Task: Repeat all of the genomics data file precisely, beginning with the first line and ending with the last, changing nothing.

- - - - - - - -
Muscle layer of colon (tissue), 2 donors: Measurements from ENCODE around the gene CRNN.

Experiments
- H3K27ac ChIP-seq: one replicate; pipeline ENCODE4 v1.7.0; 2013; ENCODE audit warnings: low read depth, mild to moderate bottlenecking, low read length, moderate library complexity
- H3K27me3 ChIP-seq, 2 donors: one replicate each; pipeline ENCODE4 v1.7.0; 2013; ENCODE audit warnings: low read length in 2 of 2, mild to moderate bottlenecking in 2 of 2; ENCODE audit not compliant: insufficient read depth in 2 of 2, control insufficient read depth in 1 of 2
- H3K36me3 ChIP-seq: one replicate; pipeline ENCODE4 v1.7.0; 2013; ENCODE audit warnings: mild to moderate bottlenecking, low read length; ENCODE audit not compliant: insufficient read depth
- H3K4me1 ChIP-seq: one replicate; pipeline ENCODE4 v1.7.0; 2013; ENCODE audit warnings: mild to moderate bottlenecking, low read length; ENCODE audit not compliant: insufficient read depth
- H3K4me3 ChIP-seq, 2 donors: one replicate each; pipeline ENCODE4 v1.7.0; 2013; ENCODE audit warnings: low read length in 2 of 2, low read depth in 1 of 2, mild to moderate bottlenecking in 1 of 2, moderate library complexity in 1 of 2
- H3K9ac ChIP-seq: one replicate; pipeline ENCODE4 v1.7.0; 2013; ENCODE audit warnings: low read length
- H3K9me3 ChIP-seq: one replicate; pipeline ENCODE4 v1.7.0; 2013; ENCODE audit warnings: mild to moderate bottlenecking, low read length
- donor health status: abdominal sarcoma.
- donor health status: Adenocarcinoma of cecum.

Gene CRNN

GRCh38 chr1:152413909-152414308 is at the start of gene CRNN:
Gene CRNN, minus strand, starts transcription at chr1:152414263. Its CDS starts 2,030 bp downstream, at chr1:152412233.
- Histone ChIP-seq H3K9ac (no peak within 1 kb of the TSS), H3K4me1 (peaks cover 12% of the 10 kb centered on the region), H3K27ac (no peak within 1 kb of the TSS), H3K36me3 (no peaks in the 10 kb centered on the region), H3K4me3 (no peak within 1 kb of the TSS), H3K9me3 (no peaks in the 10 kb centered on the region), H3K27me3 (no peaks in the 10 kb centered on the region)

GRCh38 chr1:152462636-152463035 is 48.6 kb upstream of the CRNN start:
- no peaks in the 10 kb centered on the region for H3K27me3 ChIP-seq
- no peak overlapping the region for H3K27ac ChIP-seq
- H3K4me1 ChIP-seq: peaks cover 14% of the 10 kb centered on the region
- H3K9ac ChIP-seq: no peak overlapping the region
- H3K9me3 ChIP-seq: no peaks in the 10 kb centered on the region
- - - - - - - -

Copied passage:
Muscle layer of colon (tissue), 2 donors: Measurements from ENCODE around the gene CRNN.

Experiments
- H3K27ac ChIP-seq: one replicate; pipeline ENCODE4 v1.7.0; 2013; ENCODE audit warnings: low read depth, mild to moderate bottlenecking, low read length, moderate library complexity
- H3K27me3 ChIP-seq, 2 donors: one replicate each; pipeline ENCODE4 v1.7.0; 2013; ENCODE audit warnings: low read length in 2 of 2, mild to moderate bottlenecking in 2 of 2; ENCODE audit not compliant: insufficient read depth in 2 of 2, control insufficient read depth in 1 of 2
- H3K36me3 ChIP-seq: one replicate; pipeline ENCODE4 v1.7.0; 2013; ENCODE audit warnings: mild to moderate bottlenecking, low read length; ENCODE audit not compliant: insufficient read depth
- H3K4me1 ChIP-seq: one replicate; pipeline ENCODE4 v1.7.0; 2013; ENCODE audit warnings: mild to moderate bottlenecking, low read length; ENCODE audit not compliant: insufficient read depth
- H3K4me3 ChIP-seq, 2 donors: one replicate each; pipeline ENCODE4 v1.7.0; 2013; ENCODE audit warnings: low read length in 2 of 2, low read depth in 1 of 2, mild to moderate bottlenecking in 1 of 2, moderate library complexity in 1 of 2
- H3K9ac ChIP-seq: one replicate; pipeline ENCODE4 v1.7.0; 2013; ENCODE audit warnings: low read length
- H3K9me3 ChIP-seq: one replicate; pipeline ENCODE4 v1.7.0; 2013; ENCODE audit warnings: mild to moderate bottlenecking, low read length
- donor health status: abdominal sarcoma.
- donor health status: Adenocarcinoma of cecum.

Gene CRNN

GRCh38 chr1:152413909-152414308 is at the start of gene CRNN:
Gene CRNN, minus strand, starts transcription at chr1:152414263. Its CDS starts 2,030 bp downstream, at chr1:152412233.
- Histone ChIP-seq H3K9ac (no peak within 1 kb of the TSS), H3K4me1 (peaks cover 12% of the 10 kb centered on the region), H3K27ac (no peak within 1 kb of the TSS), H3K36me3 (no peaks in the 10 kb centered on the region), H3K4me3 (no peak within 1 kb of the TSS), H3K9me3 (no peaks in the 10 kb centered on the region), H3K27me3 (no peaks in the 10 kb centered on the region)

GRCh38 chr1:152462636-152463035 is 48.6 kb upstream of the CRNN start:
- no peaks in the 10 kb centered on the region for H3K27me3 ChIP-seq
- no peak overlapping the region for H3K27ac ChIP-seq
- H3K4me1 ChIP-seq: peaks cover 14% of the 10 kb centered on the region
- H3K9ac ChIP-seq: no peak overlapping the region
- H3K9me3 ChIP-seq: no peaks in the 10 kb centered on the region